Tons and tons of chalk would have been needed in Roman Colchester to make lime for mortar. There is no local chalk so where it did come from? Alison Tasker from Leicester University has been researching ancient chalk tesserae (white mosaic cubes) to see if she can find the source of the chalk they were made from. It’s a new avenue of research and Alison is making great progress. As part of her work, she looked at eight white tesserae which we had excavated about fifteen years ago on the site of the temple at Gosbecks.
Chalk is fine-grained white sedimentary rock consisting of calcium carbonate made up of minute fossil fragments of marine organisms. These were sensitive to their environment which means they can be used to date the formation of the chalk in which their remains lie. Alison has identified Gavelinella usakensis which links it with chalk formations in Dorset, Wiltshire, Hampshire, south Sussex, the Isle of Wight, the Swaffham and Thetford area in Norfolk, and the Margate area in Kent. Chalk of this age does not outcrop in the Lincolnshire/Humberside area or in the Chilterns so these areas can therefore be ruled out as the source of the chalk used to make the Gosbecks tesserae.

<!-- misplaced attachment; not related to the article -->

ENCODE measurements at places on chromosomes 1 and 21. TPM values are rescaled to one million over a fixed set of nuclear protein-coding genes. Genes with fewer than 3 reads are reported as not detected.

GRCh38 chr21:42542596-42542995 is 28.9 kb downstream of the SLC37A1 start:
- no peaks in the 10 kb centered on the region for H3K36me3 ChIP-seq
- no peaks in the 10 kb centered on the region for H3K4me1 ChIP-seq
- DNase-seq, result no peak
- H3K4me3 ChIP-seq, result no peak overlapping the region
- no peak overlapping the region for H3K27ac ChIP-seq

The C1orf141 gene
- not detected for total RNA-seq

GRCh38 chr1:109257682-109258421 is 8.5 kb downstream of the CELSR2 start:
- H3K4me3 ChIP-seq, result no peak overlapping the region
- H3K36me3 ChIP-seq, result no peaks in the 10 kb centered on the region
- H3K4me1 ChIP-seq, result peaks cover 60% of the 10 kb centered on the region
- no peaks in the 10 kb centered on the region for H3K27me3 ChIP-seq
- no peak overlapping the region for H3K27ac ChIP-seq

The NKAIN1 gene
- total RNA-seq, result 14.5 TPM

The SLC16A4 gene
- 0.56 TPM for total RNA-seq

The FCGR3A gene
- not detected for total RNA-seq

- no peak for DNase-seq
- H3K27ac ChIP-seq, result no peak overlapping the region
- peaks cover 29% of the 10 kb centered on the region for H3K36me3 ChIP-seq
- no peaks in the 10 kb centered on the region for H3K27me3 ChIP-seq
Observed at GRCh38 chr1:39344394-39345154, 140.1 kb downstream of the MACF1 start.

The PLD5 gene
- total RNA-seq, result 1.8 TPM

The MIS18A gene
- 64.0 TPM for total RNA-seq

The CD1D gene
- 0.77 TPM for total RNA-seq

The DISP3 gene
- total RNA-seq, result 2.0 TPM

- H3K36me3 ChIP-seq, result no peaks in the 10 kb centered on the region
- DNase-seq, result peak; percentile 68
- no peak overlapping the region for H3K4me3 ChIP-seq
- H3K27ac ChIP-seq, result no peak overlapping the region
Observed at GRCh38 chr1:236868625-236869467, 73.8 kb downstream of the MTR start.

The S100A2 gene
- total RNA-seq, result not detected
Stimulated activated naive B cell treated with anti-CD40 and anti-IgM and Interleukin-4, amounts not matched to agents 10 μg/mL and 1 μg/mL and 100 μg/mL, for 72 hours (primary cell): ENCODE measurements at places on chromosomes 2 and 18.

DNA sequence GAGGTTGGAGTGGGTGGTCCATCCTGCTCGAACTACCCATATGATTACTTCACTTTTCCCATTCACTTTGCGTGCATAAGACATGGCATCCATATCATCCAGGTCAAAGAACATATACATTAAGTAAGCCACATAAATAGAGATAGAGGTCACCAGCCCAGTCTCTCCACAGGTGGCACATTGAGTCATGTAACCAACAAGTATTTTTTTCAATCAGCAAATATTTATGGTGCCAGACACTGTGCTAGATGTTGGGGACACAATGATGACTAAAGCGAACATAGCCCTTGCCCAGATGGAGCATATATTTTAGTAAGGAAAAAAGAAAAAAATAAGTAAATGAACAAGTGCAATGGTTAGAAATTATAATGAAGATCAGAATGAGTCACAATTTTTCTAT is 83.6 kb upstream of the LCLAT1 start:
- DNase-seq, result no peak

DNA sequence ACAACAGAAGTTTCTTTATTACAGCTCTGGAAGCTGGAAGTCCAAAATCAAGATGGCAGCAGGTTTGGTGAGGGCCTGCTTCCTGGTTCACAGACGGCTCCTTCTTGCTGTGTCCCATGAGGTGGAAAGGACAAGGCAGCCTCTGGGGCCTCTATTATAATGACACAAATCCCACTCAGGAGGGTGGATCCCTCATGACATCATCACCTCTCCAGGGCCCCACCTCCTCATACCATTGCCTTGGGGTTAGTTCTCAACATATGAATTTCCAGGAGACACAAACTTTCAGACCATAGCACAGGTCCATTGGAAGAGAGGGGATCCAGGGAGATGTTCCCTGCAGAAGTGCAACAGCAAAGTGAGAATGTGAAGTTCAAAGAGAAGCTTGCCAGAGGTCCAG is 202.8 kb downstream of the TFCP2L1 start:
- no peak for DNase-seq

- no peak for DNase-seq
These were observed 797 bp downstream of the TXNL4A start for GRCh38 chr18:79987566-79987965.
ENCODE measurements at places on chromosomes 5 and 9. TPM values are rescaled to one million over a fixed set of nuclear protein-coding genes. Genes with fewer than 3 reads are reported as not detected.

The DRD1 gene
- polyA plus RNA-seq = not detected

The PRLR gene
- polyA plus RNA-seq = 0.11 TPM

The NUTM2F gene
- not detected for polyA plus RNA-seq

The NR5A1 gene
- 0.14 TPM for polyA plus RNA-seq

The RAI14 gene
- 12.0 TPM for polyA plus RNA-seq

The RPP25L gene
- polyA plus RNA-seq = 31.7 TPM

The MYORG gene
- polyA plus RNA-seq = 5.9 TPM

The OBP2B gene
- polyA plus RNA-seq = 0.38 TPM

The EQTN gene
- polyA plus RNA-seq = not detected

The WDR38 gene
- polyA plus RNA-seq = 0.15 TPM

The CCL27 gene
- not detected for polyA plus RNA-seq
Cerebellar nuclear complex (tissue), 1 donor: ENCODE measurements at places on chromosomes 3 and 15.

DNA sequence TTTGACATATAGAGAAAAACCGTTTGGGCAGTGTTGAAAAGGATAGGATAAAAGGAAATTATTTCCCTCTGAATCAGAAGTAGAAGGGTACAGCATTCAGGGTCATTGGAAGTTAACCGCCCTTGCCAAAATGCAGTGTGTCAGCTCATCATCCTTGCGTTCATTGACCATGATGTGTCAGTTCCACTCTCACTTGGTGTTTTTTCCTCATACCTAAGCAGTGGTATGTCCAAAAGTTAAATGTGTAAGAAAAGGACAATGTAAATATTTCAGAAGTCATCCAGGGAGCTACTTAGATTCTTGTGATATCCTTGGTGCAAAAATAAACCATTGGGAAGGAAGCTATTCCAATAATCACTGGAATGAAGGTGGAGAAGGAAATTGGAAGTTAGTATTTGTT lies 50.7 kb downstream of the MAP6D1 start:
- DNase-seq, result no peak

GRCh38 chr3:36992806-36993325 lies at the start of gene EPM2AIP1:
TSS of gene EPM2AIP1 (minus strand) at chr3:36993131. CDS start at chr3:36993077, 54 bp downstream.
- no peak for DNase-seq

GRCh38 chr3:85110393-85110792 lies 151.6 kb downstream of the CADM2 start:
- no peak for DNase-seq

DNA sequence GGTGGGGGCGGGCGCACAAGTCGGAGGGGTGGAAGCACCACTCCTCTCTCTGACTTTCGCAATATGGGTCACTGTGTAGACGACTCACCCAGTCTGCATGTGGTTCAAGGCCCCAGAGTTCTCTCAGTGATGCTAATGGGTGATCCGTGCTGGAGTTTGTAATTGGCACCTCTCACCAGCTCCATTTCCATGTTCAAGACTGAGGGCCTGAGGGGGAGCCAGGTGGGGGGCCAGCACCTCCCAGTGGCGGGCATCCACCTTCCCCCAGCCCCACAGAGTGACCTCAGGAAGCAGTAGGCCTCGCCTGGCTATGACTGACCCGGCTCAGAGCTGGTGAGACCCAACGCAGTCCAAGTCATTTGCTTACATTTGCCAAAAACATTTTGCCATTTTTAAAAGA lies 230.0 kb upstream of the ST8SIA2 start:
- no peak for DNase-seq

More work remains to be done and Alison concludes that chalk from Norfolk and Kent warrant study since these outcrops, ‘although limited in extent, contain softer chalk and are within the easiest reach of Colchester’. Interestingly geologist, Kevin Hayward, sourced the greensand used to build Colchester Roman circus to the Medway area in Kent. The predominant building stone in use in Colchester in the 1st century AD was septaria but this seems to have given way to a large extent in the next century to Kentish greensand which presumably was brought to the town by sea around the Essex coast and up the Colne. Given the scale of this trade, its extension to Kentish chalk seems highly plausible.